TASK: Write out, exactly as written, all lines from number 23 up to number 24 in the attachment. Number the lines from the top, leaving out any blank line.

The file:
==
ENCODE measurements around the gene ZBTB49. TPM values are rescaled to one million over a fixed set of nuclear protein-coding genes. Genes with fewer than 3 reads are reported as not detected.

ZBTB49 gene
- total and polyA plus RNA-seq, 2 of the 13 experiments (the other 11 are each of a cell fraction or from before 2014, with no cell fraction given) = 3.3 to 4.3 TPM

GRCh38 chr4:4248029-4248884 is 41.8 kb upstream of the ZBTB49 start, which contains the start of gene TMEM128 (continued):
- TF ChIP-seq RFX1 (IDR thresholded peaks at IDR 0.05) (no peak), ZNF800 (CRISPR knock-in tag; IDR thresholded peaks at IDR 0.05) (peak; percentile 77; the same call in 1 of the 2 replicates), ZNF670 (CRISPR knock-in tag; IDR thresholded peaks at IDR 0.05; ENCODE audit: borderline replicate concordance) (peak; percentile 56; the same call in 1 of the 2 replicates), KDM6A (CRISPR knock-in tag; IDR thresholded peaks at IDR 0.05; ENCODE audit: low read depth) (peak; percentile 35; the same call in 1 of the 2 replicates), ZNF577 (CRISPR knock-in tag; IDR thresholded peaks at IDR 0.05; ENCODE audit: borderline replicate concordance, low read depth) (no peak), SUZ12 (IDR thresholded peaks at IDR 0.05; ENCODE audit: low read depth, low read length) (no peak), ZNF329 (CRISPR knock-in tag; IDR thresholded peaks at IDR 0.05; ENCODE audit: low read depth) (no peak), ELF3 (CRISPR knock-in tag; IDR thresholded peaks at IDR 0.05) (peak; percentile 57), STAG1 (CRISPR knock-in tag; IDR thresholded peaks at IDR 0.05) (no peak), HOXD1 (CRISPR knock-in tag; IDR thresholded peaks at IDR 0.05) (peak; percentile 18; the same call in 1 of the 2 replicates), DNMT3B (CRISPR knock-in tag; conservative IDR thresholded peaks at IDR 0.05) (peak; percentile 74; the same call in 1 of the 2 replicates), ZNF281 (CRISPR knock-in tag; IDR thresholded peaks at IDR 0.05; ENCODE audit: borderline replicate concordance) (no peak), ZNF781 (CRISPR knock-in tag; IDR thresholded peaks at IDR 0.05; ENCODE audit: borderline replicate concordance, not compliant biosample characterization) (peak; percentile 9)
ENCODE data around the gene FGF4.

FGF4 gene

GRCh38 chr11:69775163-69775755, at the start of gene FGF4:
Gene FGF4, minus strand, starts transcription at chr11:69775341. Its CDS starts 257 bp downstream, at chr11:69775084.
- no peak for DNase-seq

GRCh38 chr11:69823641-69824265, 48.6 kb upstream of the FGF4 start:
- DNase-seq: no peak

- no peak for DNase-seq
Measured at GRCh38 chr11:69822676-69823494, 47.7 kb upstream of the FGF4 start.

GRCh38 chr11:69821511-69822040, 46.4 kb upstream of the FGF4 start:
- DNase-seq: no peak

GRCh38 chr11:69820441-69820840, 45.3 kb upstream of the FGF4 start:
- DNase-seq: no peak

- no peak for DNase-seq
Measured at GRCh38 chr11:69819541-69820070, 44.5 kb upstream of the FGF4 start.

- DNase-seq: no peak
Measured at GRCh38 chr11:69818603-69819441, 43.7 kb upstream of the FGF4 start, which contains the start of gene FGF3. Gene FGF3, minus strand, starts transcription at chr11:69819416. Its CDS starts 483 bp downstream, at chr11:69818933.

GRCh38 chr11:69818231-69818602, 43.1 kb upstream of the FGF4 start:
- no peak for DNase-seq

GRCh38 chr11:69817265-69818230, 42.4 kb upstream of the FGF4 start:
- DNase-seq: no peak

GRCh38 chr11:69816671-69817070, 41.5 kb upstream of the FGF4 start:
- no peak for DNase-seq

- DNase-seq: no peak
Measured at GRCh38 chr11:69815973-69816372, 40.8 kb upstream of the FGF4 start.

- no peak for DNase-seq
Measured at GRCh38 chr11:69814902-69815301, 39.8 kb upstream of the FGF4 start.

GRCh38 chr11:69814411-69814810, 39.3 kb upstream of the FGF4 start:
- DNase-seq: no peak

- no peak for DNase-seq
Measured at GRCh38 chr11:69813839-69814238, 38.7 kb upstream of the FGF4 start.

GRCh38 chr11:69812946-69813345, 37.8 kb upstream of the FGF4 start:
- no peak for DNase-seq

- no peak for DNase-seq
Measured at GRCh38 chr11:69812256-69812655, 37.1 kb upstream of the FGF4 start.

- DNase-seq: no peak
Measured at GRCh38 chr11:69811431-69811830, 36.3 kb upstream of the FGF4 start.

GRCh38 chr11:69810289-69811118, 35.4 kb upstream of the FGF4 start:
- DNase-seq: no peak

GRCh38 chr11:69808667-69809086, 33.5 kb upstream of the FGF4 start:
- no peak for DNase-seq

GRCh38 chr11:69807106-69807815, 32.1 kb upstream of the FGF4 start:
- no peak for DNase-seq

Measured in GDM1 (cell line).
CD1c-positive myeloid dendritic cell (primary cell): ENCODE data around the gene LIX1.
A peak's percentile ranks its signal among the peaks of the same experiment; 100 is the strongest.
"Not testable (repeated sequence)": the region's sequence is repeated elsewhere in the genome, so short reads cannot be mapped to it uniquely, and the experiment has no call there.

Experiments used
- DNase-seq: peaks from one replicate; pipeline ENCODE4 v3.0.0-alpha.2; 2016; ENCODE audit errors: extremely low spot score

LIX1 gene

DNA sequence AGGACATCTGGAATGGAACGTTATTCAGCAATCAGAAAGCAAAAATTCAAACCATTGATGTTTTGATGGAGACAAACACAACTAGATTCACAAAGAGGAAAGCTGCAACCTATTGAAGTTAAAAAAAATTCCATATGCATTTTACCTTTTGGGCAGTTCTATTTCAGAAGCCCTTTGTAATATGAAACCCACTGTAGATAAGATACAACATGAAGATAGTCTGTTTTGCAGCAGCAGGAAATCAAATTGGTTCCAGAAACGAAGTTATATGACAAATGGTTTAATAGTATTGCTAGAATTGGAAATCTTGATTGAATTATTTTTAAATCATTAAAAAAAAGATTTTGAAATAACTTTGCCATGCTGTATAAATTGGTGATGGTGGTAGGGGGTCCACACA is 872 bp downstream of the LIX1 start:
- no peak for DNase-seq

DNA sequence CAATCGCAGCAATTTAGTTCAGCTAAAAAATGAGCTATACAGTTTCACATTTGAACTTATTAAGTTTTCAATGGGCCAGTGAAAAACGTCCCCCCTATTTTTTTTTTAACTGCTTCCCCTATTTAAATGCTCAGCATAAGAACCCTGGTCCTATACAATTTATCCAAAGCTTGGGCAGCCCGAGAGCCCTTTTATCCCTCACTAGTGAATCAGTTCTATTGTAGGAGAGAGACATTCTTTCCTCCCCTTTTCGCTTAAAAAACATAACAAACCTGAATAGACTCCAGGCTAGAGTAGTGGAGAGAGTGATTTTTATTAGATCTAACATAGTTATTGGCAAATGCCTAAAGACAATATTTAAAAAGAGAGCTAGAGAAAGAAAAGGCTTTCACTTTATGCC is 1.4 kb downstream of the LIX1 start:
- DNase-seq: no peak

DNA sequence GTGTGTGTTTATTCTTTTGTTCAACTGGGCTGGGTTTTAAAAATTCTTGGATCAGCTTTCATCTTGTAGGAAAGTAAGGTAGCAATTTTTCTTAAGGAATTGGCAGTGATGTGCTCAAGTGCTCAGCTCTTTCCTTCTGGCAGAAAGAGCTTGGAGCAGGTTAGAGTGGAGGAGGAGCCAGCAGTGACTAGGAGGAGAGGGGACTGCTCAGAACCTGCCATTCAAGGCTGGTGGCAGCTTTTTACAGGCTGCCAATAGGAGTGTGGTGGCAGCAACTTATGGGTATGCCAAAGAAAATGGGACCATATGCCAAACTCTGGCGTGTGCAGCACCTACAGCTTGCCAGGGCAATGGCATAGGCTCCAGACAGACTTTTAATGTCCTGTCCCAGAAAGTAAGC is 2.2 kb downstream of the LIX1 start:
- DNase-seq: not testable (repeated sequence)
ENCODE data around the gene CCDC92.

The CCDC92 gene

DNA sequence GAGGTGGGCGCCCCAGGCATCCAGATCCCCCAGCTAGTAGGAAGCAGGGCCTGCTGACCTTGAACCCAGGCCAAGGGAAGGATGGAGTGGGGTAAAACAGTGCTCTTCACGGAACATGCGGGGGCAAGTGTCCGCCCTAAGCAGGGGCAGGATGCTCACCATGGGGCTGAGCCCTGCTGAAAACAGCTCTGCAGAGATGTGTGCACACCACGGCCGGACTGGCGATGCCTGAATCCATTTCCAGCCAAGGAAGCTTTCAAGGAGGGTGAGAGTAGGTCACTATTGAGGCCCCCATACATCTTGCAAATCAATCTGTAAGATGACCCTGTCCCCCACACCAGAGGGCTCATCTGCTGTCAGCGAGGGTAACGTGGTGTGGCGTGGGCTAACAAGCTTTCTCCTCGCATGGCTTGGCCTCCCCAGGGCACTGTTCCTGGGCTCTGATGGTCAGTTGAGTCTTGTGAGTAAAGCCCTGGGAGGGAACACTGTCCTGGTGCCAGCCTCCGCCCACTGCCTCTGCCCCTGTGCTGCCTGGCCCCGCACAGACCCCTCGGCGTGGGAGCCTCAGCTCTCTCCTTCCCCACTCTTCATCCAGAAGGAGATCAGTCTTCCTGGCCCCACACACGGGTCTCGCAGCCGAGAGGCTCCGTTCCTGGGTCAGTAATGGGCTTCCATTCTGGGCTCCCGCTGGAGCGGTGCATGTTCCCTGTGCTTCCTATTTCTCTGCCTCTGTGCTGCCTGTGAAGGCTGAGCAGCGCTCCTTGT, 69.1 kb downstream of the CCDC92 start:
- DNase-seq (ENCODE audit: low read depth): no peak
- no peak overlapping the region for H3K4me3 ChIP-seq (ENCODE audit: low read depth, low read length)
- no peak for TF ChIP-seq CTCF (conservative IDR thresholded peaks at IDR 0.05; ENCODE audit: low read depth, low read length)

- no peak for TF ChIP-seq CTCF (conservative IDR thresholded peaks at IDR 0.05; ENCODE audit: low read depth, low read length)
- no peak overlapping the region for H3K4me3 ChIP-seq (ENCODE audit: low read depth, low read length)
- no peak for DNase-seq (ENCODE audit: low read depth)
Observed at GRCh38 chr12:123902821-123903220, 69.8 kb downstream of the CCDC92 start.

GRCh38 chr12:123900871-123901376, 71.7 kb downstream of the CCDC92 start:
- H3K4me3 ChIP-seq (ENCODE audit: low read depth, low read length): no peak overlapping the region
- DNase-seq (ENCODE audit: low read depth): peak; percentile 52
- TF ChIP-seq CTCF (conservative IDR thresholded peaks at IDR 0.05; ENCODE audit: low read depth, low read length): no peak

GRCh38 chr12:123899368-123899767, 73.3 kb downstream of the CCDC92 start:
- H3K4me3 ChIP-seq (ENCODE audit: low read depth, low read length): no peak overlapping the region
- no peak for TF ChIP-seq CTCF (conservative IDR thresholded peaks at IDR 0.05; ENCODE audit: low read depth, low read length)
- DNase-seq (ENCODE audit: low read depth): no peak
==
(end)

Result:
GRCh38 chr11:69818231-69818602, 43.1 kb upstream of the FGF4 start:
- no peak for DNase-seq